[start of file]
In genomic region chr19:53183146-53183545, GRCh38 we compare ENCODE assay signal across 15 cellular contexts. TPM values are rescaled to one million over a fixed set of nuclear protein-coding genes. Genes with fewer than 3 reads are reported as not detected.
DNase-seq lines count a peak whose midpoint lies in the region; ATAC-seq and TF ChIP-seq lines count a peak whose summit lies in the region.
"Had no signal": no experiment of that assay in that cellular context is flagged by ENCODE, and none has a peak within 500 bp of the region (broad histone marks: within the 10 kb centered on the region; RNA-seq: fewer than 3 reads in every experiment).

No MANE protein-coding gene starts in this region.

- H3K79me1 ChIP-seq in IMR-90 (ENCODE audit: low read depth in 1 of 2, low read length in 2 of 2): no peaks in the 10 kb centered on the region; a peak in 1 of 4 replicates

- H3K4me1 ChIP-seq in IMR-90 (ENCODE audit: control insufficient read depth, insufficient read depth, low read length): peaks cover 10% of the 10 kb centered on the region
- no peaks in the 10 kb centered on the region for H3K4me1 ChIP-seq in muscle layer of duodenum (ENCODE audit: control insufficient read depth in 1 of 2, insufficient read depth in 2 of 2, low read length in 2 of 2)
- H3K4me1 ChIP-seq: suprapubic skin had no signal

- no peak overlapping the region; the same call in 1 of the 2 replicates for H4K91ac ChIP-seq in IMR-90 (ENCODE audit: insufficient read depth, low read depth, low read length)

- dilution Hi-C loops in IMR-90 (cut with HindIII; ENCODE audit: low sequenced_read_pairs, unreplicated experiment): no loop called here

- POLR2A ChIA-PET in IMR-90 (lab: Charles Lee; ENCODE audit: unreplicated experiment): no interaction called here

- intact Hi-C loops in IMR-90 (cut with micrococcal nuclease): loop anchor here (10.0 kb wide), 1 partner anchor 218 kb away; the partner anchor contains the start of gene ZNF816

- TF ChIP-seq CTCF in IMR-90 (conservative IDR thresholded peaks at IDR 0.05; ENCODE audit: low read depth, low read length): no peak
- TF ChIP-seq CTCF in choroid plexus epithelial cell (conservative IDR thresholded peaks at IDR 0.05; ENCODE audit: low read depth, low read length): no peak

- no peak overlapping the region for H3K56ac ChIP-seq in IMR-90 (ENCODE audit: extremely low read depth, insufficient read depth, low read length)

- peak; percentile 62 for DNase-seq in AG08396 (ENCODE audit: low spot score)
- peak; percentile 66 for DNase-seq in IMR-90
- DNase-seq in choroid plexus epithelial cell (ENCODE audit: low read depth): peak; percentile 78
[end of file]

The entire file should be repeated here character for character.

In genomic region chr19:53183146-53183545, GRCh38 we compare ENCODE assay signal across 15 cellular contexts. TPM values are rescaled to one million over a fixed set of nuclear protein-coding genes. Genes with fewer than 3 reads are reported as not detected.
DNase-seq lines count a peak whose midpoint lies in the region; ATAC-seq and TF ChIP-seq lines count a peak whose summit lies in the region.
"Had no signal": no experiment of that assay in that cellular context is flagged by ENCODE, and none has a peak within 500 bp of the region (broad histone marks: within the 10 kb centered on the region; RNA-seq: fewer than 3 reads in every experiment).

No MANE protein-coding gene starts in this region.

- H3K79me1 ChIP-seq in IMR-90 (ENCODE audit: low read depth in 1 of 2, low read length in 2 of 2): no peaks in the 10 kb centered on the region; a peak in 1 of 4 replicates

- H3K4me1 ChIP-seq in IMR-90 (ENCODE audit: control insufficient read depth, insufficient read depth, low read length): peaks cover 10% of the 10 kb centered on the region
- no peaks in the 10 kb centered on the region for H3K4me1 ChIP-seq in muscle layer of duodenum (ENCODE audit: control insufficient read depth in 1 of 2, insufficient read depth in 2 of 2, low read length in 2 of 2)
- H3K4me1 ChIP-seq: suprapubic skin had no signal

- no peak overlapping the region; the same call in 1 of the 2 replicates for H4K91ac ChIP-seq in IMR-90 (ENCODE audit: insufficient read depth, low read depth, low read length)

- dilution Hi-C loops in IMR-90 (cut with HindIII; ENCODE audit: low sequenced_read_pairs, unreplicated experiment): no loop called here

- POLR2A ChIA-PET in IMR-90 (lab: Charles Lee; ENCODE audit: unreplicated experiment): no interaction called here

- intact Hi-C loops in IMR-90 (cut with micrococcal nuclease): loop anchor here (10.0 kb wide), 1 partner anchor 218 kb away; the partner anchor contains the start of gene ZNF816

- TF ChIP-seq CTCF in IMR-90 (conservative IDR thresholded peaks at IDR 0.05; ENCODE audit: low read depth, low read length): no peak
- TF ChIP-seq CTCF in choroid plexus epithelial cell (conservative IDR thresholded peaks at IDR 0.05; ENCODE audit: low read depth, low read length): no peak

- no peak overlapping the region for H3K56ac ChIP-seq in IMR-90 (ENCODE audit: extremely low read depth, insufficient read depth, low read length)

- peak; percentile 62 for DNase-seq in AG08396 (ENCODE audit: low spot score)
- peak; percentile 66 for DNase-seq in IMR-90
- DNase-seq in choroid plexus epithelial cell (ENCODE audit: low read depth): peak; percentile 78